My topic this week was Shallow Depth of Field. I chose this topic because I wanted to take pictures of our beautiful summer flowers on our patio. I also love macro photography, so shallow depth of field was a great topic!
Here are some of my favourites:
For those of you not familiar with the term depth of field, it more or less refers to how much of the photo is in focus. For example, a large depth of field often has all of the elements in your photograph in focus. In the photo below, you can see that everything is in focus – the flowers in the foreground, the grass and the building in the middle ground, and the trees and clouds in the background. A large depth of field is often used in landscape photography and astrophotography.
Conversely, a shallow depth of field will only have a small slice of the photograph in focus. The photo of the pearls below is a good illustration of a shallow depth of field. The depth of field is so shallow that only a single pearl on that entire strand of pearls is in focus! You can also see that only a small slice of the leather mat under the pearls in focus, and it lines up at the same depth in the photograph as the pearl that is in focus. This is was accomplished using a large camera aperture and a macro lens. Photography life has an excellent article on depth of field – check it out if you would like to learn more about depth of field.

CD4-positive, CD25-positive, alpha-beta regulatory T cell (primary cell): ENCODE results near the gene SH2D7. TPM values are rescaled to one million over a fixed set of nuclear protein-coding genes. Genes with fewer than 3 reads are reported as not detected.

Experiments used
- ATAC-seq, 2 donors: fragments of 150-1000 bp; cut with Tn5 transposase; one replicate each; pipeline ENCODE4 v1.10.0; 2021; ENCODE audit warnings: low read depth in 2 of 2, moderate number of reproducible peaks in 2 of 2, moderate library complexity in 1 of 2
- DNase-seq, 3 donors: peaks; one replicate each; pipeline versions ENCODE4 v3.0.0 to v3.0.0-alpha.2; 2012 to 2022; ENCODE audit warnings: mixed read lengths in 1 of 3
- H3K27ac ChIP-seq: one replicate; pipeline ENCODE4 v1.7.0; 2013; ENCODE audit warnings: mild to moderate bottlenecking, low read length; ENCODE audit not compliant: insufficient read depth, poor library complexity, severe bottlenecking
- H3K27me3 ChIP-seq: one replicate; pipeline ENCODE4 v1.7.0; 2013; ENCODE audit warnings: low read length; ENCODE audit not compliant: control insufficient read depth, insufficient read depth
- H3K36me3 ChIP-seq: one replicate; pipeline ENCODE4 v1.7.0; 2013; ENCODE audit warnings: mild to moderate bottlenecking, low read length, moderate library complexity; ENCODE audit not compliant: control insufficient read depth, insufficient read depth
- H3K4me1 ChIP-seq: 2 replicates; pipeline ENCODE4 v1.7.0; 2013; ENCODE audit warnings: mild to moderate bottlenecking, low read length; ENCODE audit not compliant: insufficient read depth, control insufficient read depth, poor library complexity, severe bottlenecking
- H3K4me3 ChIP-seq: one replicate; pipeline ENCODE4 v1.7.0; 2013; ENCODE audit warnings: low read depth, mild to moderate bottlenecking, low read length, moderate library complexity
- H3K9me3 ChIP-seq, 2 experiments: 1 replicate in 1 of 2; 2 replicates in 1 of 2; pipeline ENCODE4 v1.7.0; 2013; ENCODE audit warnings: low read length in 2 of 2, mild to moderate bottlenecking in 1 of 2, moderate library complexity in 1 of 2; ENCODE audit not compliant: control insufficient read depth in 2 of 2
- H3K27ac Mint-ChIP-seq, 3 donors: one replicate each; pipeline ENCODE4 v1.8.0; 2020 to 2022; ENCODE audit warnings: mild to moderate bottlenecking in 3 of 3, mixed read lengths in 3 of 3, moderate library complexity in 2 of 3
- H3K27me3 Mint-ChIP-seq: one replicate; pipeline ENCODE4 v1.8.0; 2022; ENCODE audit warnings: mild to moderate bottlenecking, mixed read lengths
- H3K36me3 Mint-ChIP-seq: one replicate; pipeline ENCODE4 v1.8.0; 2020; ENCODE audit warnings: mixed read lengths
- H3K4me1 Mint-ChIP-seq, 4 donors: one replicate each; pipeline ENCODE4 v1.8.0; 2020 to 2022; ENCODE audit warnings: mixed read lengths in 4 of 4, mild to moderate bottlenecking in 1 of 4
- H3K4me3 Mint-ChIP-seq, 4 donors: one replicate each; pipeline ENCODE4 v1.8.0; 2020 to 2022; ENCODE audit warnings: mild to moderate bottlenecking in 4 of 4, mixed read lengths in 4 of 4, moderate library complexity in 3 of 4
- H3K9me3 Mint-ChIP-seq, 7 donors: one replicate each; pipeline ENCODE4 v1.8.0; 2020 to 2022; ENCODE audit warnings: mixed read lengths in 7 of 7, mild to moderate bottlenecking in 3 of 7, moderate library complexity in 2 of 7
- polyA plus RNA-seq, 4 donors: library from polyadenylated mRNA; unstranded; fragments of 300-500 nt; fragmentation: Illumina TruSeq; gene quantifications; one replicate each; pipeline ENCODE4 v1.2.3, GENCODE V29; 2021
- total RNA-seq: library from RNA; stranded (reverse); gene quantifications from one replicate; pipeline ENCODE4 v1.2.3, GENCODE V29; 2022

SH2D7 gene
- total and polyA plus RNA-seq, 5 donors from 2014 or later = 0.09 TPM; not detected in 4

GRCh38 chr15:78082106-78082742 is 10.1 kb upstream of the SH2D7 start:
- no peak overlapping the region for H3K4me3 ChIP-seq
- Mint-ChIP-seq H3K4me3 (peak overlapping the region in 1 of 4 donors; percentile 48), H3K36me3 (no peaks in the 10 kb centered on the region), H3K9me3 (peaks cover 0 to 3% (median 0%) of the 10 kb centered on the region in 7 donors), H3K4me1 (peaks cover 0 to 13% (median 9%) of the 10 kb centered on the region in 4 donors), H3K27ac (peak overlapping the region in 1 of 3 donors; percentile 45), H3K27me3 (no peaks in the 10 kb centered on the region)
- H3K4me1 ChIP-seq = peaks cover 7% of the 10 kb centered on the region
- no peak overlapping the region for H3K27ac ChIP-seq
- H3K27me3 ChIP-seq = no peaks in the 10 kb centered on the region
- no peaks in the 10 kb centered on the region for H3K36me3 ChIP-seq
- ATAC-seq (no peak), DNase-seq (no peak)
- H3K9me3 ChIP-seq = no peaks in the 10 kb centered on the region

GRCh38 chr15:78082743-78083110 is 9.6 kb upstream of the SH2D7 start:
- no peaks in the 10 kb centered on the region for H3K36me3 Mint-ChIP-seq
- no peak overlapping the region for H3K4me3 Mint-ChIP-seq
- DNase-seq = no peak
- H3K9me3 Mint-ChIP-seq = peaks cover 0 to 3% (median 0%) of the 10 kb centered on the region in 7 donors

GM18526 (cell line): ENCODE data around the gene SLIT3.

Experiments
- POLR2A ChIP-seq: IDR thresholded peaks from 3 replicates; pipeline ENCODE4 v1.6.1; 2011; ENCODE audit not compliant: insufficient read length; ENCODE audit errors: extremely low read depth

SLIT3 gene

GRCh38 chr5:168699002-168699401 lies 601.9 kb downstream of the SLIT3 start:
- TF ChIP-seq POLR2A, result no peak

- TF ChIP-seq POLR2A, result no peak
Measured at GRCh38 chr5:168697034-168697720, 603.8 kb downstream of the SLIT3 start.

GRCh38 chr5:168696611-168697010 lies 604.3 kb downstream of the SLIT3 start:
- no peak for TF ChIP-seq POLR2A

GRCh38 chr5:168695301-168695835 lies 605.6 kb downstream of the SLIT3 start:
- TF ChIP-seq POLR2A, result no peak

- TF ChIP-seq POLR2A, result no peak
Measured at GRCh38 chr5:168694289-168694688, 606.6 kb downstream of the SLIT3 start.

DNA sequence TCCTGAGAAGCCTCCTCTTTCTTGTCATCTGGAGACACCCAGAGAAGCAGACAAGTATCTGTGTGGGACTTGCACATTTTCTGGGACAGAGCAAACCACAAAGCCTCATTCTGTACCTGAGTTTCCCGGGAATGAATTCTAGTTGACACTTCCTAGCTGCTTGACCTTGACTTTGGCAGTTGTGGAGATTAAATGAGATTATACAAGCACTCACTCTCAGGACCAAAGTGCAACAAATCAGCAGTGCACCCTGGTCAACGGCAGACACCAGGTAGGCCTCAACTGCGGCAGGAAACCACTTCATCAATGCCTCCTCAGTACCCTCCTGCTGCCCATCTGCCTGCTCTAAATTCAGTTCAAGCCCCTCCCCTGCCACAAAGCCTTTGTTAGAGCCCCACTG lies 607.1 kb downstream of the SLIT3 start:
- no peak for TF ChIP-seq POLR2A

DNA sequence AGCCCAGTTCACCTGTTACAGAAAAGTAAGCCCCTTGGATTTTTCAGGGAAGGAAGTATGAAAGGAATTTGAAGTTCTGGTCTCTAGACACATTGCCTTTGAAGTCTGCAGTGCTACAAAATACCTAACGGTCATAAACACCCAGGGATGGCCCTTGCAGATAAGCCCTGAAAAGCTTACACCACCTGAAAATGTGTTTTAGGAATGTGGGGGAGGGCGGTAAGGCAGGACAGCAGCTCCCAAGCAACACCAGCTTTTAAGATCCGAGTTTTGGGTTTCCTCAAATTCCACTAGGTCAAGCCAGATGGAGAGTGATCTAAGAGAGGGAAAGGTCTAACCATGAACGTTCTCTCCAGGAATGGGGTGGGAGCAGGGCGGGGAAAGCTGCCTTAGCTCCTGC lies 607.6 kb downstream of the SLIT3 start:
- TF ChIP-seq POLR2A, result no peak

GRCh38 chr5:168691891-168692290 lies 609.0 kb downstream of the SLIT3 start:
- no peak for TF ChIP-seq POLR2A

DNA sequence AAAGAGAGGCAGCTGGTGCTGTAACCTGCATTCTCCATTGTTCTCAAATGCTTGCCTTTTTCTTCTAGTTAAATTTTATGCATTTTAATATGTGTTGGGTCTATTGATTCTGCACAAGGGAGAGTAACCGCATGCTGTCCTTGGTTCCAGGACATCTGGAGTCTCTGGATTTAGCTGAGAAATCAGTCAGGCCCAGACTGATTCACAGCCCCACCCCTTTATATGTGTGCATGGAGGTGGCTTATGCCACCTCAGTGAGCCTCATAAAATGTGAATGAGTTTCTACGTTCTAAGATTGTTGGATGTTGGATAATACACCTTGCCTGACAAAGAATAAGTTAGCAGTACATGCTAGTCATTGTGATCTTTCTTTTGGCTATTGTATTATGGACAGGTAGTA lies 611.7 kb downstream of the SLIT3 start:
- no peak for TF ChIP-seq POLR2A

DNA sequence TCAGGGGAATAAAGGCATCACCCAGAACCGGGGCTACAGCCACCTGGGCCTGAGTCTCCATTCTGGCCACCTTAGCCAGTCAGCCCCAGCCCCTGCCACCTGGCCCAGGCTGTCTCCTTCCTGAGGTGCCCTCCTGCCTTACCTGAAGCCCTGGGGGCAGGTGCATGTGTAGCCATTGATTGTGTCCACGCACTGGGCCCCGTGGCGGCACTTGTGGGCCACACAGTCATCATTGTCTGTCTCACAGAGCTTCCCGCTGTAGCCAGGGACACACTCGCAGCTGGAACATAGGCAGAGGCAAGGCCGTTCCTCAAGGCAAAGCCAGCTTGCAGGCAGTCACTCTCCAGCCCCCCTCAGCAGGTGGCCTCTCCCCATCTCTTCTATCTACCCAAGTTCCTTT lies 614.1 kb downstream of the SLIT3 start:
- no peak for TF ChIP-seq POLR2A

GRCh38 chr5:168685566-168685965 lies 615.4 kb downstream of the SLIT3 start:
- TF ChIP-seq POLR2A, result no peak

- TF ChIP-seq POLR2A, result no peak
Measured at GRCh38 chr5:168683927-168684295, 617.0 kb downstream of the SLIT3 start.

I love using a shallow depth of field with flower photography – you can use it to really focus the viewer’s attention on a particular spot in the photograph, whether it is the stamens in a flower or a single flower on a larger plant. I hope you give it a try – you can even experiment with this concept on many of the smartphones these days. Have fun!